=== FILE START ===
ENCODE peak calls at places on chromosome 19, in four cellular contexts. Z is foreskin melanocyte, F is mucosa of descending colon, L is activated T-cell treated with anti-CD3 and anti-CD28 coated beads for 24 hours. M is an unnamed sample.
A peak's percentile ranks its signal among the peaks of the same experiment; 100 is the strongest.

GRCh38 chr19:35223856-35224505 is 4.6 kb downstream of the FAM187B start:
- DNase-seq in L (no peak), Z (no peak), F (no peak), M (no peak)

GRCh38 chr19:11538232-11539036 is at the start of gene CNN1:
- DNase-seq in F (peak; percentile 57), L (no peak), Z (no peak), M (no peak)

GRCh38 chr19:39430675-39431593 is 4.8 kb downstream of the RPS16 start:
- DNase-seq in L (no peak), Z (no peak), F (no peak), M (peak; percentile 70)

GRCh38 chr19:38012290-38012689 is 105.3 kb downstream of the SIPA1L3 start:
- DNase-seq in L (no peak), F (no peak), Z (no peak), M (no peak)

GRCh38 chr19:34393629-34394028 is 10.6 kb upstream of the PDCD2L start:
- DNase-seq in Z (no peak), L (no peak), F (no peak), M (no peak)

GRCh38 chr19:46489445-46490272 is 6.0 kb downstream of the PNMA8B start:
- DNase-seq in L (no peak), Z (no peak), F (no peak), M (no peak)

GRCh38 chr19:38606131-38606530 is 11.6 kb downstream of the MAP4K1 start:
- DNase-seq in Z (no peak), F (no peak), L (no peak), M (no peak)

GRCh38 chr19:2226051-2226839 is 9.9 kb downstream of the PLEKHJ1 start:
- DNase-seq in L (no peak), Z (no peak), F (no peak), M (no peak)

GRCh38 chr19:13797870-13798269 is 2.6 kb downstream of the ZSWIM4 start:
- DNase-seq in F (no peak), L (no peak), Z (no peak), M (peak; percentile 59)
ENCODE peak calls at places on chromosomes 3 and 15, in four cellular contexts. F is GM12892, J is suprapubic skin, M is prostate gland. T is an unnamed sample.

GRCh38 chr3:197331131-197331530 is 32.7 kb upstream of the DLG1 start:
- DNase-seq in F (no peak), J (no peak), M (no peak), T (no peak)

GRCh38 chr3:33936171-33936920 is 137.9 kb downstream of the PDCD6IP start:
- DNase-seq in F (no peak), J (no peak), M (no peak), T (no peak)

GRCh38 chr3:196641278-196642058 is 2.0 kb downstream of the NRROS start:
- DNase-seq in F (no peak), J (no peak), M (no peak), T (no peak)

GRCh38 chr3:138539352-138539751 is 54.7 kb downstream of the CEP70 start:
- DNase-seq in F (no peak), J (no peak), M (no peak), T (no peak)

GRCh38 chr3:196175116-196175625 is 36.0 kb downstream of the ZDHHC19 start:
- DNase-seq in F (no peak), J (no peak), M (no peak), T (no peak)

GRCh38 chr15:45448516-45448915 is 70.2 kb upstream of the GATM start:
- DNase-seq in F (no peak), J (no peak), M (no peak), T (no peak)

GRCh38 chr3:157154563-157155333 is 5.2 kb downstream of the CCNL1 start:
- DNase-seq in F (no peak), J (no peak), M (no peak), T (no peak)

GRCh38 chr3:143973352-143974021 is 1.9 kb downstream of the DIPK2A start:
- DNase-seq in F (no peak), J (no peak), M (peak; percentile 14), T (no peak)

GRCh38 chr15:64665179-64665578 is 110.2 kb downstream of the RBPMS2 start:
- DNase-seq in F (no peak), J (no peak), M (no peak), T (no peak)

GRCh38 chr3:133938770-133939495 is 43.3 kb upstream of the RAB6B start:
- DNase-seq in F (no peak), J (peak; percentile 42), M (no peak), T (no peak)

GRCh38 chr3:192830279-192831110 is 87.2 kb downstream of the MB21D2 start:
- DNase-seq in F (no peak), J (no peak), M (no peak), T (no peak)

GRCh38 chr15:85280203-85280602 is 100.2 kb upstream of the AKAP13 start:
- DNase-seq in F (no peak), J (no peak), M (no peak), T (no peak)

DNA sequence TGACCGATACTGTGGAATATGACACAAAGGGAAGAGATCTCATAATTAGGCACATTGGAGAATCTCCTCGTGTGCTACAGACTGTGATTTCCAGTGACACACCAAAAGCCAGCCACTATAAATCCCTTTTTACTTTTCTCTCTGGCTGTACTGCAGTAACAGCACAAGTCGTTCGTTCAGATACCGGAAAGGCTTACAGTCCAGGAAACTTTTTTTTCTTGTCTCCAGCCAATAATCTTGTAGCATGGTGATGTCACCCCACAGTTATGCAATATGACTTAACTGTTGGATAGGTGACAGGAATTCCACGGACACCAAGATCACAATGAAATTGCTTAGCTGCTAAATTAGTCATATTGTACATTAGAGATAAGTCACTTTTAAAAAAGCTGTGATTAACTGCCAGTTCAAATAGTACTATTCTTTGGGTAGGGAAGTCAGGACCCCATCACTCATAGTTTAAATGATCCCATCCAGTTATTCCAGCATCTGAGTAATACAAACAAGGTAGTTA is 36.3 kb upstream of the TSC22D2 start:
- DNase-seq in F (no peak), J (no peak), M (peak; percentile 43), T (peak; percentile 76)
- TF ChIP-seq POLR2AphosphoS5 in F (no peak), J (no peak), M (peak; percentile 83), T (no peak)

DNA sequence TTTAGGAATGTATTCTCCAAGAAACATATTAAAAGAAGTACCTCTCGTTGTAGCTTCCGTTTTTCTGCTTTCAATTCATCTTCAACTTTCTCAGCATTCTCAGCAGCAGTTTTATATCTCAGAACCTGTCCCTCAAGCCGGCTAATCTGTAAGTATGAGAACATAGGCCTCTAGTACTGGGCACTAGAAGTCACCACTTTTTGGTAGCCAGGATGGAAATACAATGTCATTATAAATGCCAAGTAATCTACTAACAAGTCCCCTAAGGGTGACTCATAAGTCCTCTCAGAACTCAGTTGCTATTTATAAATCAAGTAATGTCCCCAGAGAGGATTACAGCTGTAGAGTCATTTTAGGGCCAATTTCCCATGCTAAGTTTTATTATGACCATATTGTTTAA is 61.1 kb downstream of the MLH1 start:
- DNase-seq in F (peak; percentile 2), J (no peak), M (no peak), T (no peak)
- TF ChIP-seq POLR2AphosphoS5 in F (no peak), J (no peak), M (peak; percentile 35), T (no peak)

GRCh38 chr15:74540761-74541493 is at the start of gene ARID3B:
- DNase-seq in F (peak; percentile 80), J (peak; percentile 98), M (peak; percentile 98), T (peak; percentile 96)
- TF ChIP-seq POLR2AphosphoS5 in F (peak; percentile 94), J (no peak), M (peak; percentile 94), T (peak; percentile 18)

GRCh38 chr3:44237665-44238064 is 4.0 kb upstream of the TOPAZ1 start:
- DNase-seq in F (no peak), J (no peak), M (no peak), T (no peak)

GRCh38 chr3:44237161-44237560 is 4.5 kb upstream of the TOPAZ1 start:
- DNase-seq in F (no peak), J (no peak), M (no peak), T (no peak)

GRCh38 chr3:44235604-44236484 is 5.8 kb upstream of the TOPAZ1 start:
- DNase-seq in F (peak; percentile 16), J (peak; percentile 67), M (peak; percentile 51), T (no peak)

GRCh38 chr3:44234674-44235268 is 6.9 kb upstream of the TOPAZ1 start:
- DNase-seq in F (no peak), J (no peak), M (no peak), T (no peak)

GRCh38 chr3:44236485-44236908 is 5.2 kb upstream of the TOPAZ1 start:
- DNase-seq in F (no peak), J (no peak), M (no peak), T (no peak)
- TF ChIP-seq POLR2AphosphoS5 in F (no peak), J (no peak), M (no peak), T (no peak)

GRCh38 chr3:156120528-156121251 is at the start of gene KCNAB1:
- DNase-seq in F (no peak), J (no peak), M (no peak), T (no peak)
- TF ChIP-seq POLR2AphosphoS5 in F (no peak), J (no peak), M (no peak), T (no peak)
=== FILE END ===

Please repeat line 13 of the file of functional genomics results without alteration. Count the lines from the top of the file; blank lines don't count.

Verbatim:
GRCh38 chr19:46489445-46490272 is 6.0 kb downstream of the PNMA8B start: